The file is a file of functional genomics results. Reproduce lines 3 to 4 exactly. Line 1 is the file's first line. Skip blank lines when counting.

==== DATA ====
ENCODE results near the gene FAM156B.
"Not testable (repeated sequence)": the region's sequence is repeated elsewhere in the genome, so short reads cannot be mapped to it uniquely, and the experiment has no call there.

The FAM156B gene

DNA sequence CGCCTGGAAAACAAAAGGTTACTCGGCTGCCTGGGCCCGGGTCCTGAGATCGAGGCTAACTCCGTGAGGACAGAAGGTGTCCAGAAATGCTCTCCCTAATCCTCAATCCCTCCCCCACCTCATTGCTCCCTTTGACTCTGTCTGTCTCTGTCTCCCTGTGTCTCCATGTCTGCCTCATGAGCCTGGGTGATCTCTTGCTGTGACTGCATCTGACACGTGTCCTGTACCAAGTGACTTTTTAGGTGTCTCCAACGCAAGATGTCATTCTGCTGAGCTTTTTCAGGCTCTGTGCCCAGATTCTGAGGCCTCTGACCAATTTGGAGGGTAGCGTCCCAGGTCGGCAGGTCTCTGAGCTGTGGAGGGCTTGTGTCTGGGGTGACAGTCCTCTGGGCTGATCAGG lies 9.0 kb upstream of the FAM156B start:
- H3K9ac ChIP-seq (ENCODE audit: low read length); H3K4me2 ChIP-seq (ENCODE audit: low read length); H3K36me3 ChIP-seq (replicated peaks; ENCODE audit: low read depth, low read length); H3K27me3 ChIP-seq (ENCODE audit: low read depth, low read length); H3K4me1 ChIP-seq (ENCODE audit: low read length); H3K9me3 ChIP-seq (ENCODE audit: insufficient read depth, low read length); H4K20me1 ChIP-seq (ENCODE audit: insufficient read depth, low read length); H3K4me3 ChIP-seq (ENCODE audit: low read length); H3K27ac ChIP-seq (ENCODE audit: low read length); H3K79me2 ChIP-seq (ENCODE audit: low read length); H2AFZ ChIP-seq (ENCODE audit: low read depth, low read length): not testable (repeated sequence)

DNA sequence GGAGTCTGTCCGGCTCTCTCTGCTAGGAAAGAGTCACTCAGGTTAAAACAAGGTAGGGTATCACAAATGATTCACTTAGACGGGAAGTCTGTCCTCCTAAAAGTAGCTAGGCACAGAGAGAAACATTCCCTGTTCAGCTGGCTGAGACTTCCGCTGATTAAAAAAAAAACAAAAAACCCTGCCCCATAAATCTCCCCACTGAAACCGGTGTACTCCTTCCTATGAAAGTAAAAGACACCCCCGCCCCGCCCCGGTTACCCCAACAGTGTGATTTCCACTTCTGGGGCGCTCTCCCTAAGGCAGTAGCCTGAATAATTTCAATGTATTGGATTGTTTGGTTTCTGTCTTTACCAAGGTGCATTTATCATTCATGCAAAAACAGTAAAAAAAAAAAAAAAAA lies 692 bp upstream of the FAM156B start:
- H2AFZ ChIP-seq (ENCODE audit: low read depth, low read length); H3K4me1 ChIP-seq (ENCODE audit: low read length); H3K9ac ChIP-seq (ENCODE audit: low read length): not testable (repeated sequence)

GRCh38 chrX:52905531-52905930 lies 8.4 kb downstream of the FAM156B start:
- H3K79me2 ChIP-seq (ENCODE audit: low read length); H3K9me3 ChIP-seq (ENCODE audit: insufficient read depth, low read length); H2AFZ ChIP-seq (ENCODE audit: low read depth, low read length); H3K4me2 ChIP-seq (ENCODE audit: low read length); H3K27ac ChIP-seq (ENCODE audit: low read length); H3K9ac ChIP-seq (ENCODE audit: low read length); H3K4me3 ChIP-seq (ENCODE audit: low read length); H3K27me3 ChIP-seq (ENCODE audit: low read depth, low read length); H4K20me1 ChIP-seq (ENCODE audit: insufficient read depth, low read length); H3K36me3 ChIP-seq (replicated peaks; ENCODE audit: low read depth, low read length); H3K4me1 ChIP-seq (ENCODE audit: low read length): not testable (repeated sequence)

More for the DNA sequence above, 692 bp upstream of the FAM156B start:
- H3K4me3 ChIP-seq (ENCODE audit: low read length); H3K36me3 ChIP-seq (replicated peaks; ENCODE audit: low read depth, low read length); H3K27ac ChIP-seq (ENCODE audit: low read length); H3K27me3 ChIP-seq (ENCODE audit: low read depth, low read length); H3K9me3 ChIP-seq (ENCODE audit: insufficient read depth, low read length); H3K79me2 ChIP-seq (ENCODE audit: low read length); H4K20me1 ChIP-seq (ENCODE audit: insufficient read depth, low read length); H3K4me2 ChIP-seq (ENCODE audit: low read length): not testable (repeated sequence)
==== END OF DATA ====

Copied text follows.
The FAM156B gene

DNA sequence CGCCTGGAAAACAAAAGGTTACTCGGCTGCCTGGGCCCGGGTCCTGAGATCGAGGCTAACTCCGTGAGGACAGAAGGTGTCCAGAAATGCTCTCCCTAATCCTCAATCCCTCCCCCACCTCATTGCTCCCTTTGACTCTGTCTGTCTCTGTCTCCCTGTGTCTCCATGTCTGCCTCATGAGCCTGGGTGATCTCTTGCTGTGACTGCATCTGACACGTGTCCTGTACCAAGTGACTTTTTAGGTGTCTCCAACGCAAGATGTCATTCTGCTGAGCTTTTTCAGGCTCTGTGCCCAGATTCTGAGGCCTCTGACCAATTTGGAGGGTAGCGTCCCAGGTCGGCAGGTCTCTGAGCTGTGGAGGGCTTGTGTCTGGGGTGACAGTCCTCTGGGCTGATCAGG lies 9.0 kb upstream of the FAM156B start: